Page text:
but there is no requirement that state law enforcement assist  
            in enforcement. 

          In City of Garden Grove vs. Superior Court of Orange County  
            (hereinafter City of Garden Grove) (2007) 157 Cal.App. 4th  
            355, the court of appeal argued that a defendant, whose  
            charges of marijuana transportation were dismissed, was  
            entitled to the return of seized marijuana.  The trial court  
            granted the patient's motion for return of property.  The  
            appellate court held that the city had standing under existing  
            law to seek a writ of mandate because the question of whether  
            medical marijuana patients were entitled to the return of  
            lawfully seized marijuana was an issue of considerable public  
            interest.  The court stated that the patient's marijuana  
            possession was legal under state law but it was illegal under  
            federal law.  The court concluded that his possession was  
            lawful for purposes of obtaining the return of property  
            because state courts were not required to enforce federal drug  
            laws.  Further, the federal drug laws did not preempt state  
            law under the supremacy clause of the United States  
            Constitution as to the return of medical marijuana to  
            qualified users.  Due process required the return of seized  
            property after the dismissal of a criminal charge.  (City of  
            Garden Grove at 370.)

           3)California Constitutional Limitations on Legislative  
            Regulation of Medical Marijuana  :  SB 420 (Vasconcellos),  
            Chapter 875, Statutes of 2003, developed and clarified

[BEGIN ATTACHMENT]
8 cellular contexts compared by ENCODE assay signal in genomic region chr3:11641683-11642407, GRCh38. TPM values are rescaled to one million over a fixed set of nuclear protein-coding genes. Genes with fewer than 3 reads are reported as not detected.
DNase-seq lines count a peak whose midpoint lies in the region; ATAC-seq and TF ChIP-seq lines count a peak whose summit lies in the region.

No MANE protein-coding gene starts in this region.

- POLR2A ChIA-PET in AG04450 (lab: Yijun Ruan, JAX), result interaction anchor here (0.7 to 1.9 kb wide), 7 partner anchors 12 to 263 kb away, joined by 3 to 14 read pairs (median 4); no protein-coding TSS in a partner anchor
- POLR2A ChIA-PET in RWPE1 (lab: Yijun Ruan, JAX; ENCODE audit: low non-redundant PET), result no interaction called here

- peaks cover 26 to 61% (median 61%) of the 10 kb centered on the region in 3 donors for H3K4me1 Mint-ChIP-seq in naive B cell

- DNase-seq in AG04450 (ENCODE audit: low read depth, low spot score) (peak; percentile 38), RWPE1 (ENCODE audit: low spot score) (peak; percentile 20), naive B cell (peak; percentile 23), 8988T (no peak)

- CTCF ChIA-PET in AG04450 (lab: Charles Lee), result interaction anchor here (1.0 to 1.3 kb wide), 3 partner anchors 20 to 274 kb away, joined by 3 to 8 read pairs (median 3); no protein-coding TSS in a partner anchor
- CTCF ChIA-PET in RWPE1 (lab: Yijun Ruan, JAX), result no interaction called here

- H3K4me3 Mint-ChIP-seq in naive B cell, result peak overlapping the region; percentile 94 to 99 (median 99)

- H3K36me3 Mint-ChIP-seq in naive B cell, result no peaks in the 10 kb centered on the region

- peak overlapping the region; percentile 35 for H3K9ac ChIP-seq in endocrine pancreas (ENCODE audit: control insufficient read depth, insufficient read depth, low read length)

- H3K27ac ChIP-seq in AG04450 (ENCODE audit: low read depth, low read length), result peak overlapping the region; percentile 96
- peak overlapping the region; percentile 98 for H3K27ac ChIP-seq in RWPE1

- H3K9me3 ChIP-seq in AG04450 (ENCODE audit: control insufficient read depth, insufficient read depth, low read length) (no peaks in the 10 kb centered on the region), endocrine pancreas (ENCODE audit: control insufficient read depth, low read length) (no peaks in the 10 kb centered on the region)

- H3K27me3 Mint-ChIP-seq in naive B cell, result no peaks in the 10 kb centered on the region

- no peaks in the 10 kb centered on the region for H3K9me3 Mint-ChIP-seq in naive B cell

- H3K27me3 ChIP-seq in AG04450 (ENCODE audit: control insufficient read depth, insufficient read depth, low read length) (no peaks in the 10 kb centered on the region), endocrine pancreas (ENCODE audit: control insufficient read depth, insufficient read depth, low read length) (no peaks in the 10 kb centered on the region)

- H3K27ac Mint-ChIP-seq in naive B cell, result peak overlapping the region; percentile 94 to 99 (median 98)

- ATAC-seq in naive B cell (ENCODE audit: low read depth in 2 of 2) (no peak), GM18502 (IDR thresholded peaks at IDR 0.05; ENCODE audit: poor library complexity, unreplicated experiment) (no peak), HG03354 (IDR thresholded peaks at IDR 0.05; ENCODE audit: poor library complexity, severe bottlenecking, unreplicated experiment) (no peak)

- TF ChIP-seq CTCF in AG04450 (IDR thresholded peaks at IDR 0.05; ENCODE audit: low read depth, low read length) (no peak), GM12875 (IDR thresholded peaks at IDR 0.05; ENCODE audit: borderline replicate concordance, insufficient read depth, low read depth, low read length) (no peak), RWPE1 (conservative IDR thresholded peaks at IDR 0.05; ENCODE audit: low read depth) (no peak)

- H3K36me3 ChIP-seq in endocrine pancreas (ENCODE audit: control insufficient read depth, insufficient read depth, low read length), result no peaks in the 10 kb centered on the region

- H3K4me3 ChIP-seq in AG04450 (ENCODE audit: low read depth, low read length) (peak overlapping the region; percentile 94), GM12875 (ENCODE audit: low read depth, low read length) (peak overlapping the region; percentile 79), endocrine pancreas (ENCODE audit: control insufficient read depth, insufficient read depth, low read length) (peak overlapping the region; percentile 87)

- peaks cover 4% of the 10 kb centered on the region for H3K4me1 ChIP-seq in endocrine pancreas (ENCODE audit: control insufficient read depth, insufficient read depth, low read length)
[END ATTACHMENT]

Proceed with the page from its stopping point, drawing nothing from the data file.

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            Proposition 215.  Much of the state regulatory scheme for use  
            of medical marijuana defers to city and counties to draft  
            their own rules.  Health and Safety Code Section 11362.77  
            states, in relevant part, "Counties and cities may retain or  
            enact medical marijuana guidelines allowing qualified patients  
            or primary caregivers to exceed the state limits" for  
            marijuana possession set forth existing law.  [HSC Section  
            11362.77(c).]  Health and Safety Code Section 11362.72(a)  
            requires county departments of health to issue and regulate  
            medical marijuana identification cards.  As noted above, SB  
            420 provided statutory guidelines for a right established  
            through initiative.  

          The California Supreme Court very recently ruled on the  
            Legislature's ability to regulate the use of medical marijuana  
            because it was an initiative.  The California Constitution  
            states, "The Legislature may amend or repeal referendum  
            statutes.  It may amend or repeal an initiative statute by  
            another statute that becomes effective only when approved by  
            the electors unless the initiative statute permits amendment  
            or repeal without their approval."  [Cal. Const., art. II,  
            Sec. 10.]  Therefore, unless the initiative expressly  
            authorizes the Legislature to amend, only the voters may alter  
            statutes created by initiative.  Proposition 215 is silent as  
            to the Legislature's authority to amend that proposition. 

          "The purpose of California's constitutional limitation on the  
            Legislature's power to amend initiative statutes is to protect  
            the people's initiative powers by precluding the Legislature  
            from undoing what the people have done, without the  
            electorate's consent.  Courts have a duty to jealously guard  
            the people's initiative power, and hence to apply a liberal  
            construction to this power wherever it is challenged in order  
            that the right to resort to the initiative process is not  
            improperly annulled by a legislative body.  At the same time,  
            despite the strict bar on the Legislature's authority to amend  
            initiative statutes, the Legislature is not precluded from  
            enacting laws addressing the general subject matter of an  
            initiative.  The Legislature remains free to address a related  
            but distinct area."  [Proposition 103 Enforcement Project vs.